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What's the criteria for "main cast" and "Recurring cast" in the list of characters?
For example, Sherry Palmer is "Recurring cast" for 1 despite being in 22 episodes, while Sarah Gavin is put as "main cast" for series 4 when she was in only 12. Also Edgar Stiles is "Recurring cast" for series 4 despite being in all, but "main cast" for 5 where he's in only 13.
basically - there doesn't seem to be any consistent line in the list. 220.127.116.11 (talk) 15:55, 20 May 2013 (UTC)
This is something that requires clarification, but I believe most of the examples given above depend on their billing in credits. I'll check that, however. drewmunntalk 16:03, 20 May 2013 (UTC)
It's quite simple: it's how the actors are billed. If they're credited as starring, they're main cast, if they're credited as guest stars or special guest stars, they're recurring. Yes, sometimes actors appeared in all episodes of a season, but are credited as guest stars. It's just how it is. We, as editors, can't change it based on what we think. The way it is right now is correct, everyone's in their proper place. Drovethrughosts (talk) 18:49, 20 May 2013 (UTC)
ah - right. thanks for the explanation. 18.104.22.168 (talk) 11:59, 21 May 2013 (UTC)
The incorrect claim that the show uses "the real time method of narration" should be removed. There are constant 4.5 minute gaps. It is not real time. That marketing lie should be removed. — Preceding unsigned comment added by 22.214.171.124 (talk) 07:37, 21 June 2013 (UTC)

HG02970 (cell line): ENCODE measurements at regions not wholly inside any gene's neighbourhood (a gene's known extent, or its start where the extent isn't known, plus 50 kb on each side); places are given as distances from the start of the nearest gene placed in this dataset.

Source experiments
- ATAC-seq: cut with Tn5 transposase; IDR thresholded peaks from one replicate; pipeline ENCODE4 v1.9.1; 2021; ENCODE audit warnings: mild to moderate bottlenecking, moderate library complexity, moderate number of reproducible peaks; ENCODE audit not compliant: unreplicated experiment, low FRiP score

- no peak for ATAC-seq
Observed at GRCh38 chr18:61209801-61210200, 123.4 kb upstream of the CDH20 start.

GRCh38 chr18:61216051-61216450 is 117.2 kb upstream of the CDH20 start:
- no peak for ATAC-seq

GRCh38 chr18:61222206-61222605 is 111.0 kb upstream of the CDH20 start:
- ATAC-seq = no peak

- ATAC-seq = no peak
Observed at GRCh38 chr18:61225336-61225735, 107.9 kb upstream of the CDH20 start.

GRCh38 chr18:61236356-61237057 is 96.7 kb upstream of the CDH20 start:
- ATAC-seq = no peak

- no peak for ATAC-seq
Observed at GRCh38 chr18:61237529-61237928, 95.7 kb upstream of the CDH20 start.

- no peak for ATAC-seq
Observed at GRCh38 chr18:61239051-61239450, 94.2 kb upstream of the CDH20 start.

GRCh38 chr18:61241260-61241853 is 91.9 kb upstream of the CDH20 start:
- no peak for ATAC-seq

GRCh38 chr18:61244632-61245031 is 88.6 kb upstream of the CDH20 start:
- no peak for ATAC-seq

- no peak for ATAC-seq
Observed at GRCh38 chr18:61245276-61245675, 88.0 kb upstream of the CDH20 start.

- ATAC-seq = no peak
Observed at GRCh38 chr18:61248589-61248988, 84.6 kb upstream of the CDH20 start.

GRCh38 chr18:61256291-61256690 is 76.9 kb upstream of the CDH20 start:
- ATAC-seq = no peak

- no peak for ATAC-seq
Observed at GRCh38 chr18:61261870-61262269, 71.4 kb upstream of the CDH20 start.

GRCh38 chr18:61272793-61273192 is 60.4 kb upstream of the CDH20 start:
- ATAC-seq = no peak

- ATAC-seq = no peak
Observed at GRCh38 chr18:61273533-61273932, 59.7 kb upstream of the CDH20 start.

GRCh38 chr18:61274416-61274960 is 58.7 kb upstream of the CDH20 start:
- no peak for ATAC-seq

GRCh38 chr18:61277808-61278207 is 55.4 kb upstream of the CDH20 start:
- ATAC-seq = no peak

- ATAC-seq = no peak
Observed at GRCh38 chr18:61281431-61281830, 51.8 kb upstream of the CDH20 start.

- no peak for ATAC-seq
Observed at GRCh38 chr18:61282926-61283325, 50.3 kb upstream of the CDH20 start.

I don't think you understand the format of the show. Episodes range from 41 minutes to 58 minutes in length, and each depicts 60 minutes of action. They all also take up 60 minutes of broadcast time during their original airing, and events are arranged chronologically and progress at a 1:1 time ratio. This makes it realtime. The gapes in the shorter episodes are for commercial breaks, but the action still occurs throughout the break (that's when the characters go to the toilet, eat food, and sleep), it is just not shown. On return from the break, the time elapsed in the 24 universe is equal to the time you have been watching commercials. If you watch the episodes on home media, or a syndicated channel, the ad-breaks are not present, or may not be the same length. However, the action depicted is still realtime, just with non-synchronous points. drewmunntalk 10:21, 21 June 2013 (UTC)
I just timed an episode from the second season, and it was 42:30 long. The clock in the show showed 60 minutes. The real-time claim is a bold-face lie. Why do you people defend Fox this way?
You should really look at the above message. There's an explanation there. Beerest355Talk 02:43, 3 July 2013 (UTC)
Just watched the first two episodes and noticed that the clock is 1:44 when the Palmer brats show up. The next scene with Teri and Alan, it is 01:42. Going back in time is not real time by any definition. I don't understand the pro-Fox bias here on Wikipedia that supports this nonsense. I guess Jack Bauer and Fox have a time machine in order for this show to do this. Is that really what you're claiming Beerest355? Please get out of here with this sort of bias that is ruining Wikipedia. — Preceding unsigned comment added by 126.96.36.199 (talk) 07:05, 12 July 2013 (UTC)
I have watched episodes from the first season that I timed and the clock kept being off by as much as 50 seconds at a commercial break. The third season opener does not pause for commercials and yet is only forty-nine minutes. Despite these errors (or as I like to think of them: "poetic licenses") the show is still of a real time format: It does not have flashbacks that pause the present (Revolution (TV series)), it does not show "cool" action sequences in slow motion (any action movie), and its story is not shown out-of-order (Pulp Fiction). Most notably, it does not pause the story for commercial at a tense moment just to pick up a moment later (any other TV drama). Your push for an encyclopedia free from company bias is admirable, but is incorrect this time. ––Ɔ Ȿ♭ ௵ ☎ ℡ ☎ 03:44, 20 July 2013 (UTC)